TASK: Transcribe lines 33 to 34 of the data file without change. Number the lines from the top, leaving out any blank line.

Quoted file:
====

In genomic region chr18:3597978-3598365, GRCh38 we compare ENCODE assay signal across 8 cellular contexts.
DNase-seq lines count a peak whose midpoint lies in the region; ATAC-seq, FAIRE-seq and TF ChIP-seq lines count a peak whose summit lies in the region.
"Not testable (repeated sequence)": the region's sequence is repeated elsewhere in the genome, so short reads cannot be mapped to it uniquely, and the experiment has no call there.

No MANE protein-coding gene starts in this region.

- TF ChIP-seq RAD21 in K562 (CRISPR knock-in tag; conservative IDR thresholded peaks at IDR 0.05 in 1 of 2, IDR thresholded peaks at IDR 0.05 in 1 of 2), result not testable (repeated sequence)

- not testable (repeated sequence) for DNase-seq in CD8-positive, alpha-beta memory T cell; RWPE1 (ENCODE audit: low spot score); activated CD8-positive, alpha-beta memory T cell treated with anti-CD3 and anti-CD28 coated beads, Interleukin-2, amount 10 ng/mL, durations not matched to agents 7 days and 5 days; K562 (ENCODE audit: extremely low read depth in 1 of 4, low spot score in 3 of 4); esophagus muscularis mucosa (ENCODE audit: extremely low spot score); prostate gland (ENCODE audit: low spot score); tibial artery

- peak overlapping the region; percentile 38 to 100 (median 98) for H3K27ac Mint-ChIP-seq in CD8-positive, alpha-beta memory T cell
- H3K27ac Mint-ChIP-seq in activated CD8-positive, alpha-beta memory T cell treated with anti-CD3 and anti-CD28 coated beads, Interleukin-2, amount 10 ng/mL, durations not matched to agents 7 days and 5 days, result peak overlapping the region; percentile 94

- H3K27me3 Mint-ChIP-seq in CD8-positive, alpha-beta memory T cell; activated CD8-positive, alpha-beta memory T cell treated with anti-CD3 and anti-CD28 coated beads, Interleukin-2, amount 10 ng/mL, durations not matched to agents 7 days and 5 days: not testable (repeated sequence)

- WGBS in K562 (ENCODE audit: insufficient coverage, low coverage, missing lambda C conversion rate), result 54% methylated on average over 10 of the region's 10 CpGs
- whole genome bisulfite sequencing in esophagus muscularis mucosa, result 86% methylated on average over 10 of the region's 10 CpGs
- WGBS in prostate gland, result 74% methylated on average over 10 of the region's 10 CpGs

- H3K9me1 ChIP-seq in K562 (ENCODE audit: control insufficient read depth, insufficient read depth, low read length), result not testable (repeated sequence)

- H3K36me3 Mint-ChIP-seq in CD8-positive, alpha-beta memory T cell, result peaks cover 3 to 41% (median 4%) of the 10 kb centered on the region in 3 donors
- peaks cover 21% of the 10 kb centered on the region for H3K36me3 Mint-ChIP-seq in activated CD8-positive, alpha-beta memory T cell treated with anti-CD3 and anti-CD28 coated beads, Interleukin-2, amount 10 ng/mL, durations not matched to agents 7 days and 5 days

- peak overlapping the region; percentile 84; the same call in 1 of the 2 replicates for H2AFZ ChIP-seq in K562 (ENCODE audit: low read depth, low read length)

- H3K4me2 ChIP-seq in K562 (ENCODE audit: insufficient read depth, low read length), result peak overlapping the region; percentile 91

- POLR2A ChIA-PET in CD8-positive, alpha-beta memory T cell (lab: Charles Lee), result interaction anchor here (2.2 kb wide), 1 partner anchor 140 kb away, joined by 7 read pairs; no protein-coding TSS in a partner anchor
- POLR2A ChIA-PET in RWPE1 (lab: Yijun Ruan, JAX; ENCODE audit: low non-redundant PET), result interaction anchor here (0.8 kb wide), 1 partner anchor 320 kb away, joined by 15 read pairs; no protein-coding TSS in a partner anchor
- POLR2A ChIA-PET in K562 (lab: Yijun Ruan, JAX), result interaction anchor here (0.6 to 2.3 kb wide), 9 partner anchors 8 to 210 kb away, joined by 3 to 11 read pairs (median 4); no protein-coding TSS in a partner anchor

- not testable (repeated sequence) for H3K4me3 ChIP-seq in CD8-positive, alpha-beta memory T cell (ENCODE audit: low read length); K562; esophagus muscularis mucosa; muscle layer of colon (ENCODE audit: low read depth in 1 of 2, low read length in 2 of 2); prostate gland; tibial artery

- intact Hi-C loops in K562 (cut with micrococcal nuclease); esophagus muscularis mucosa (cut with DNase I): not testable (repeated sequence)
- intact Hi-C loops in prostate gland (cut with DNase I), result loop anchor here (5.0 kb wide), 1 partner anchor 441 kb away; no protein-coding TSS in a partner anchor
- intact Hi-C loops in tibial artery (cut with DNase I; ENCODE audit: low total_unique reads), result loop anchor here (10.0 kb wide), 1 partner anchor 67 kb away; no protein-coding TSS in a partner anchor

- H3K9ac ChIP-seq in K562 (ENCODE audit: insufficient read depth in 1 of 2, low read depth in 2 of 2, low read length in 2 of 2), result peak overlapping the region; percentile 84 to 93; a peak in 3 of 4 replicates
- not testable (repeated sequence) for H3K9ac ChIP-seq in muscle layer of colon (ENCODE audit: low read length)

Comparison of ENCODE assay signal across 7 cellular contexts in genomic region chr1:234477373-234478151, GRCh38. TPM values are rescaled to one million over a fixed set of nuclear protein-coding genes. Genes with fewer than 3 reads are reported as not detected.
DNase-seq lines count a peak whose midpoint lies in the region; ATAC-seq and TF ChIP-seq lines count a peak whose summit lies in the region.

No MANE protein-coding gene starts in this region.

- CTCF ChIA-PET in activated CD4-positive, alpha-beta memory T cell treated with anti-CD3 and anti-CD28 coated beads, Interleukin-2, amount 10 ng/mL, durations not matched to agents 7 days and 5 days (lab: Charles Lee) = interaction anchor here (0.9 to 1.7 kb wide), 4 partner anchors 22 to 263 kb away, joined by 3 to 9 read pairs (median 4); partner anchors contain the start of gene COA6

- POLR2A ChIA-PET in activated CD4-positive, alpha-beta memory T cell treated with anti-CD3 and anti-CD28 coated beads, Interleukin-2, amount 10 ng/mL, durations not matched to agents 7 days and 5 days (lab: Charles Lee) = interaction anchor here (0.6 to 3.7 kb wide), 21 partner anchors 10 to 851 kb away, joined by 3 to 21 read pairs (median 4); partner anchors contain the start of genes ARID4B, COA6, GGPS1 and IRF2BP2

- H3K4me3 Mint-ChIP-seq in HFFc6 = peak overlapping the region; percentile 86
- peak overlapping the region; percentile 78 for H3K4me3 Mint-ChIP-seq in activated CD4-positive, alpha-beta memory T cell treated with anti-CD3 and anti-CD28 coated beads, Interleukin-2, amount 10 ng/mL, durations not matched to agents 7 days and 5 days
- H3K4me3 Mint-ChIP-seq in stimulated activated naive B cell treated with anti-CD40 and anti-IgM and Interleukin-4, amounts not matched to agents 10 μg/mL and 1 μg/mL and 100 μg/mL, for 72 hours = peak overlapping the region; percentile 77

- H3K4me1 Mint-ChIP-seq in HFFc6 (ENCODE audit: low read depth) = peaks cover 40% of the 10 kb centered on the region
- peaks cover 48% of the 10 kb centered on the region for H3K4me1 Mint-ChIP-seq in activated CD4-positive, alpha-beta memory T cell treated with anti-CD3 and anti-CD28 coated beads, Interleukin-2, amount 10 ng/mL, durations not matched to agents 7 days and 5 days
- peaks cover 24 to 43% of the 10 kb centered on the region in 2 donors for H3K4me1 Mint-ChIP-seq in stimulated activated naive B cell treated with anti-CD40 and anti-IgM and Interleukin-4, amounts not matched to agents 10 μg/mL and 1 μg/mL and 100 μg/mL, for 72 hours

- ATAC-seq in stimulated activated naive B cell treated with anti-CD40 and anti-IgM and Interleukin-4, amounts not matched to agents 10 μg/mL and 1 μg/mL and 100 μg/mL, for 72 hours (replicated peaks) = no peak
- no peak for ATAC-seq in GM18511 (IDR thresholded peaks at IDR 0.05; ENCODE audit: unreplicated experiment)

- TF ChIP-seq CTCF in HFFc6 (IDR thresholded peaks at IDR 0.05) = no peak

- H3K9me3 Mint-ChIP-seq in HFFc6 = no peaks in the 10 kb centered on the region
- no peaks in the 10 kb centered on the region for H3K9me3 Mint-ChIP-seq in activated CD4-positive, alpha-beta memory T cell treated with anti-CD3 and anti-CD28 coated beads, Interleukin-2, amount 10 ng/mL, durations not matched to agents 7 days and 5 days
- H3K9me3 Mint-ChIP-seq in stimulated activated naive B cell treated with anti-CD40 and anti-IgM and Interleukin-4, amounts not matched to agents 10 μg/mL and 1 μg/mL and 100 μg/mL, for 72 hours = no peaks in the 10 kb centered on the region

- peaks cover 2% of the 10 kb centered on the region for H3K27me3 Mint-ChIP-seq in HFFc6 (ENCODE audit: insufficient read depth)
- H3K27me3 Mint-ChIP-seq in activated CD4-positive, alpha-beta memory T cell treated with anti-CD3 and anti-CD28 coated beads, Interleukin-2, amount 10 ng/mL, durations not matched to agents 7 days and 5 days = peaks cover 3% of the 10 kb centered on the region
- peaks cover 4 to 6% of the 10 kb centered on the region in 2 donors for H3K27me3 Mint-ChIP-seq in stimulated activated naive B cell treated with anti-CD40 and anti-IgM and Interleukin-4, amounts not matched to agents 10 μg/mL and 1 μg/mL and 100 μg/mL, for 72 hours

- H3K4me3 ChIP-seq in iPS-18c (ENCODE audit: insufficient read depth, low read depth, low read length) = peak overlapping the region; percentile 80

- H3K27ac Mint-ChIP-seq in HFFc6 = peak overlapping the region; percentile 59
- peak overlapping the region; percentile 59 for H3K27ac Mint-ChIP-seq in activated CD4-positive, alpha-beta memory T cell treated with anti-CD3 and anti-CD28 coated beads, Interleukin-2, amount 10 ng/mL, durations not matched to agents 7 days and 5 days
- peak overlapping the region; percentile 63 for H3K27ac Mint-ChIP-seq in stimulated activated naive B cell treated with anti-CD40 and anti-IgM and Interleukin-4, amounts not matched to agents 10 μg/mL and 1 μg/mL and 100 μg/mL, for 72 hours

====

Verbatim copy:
- peak overlapping the region; percentile 78 for H3K4me3 Mint-ChIP-seq in activated CD4-positive, alpha-beta memory T cell treated with anti-CD3 and anti-CD28 coated beads, Interleukin-2, amount 10 ng/mL, durations not matched to agents 7 days and 5 days
- H3K4me3 Mint-ChIP-seq in stimulated activated naive B cell treated with anti-CD40 and anti-IgM and Interleukin-4, amounts not matched to agents 10 μg/mL and 1 μg/mL and 100 μg/mL, for 72 hours = peak overlapping the region; percentile 77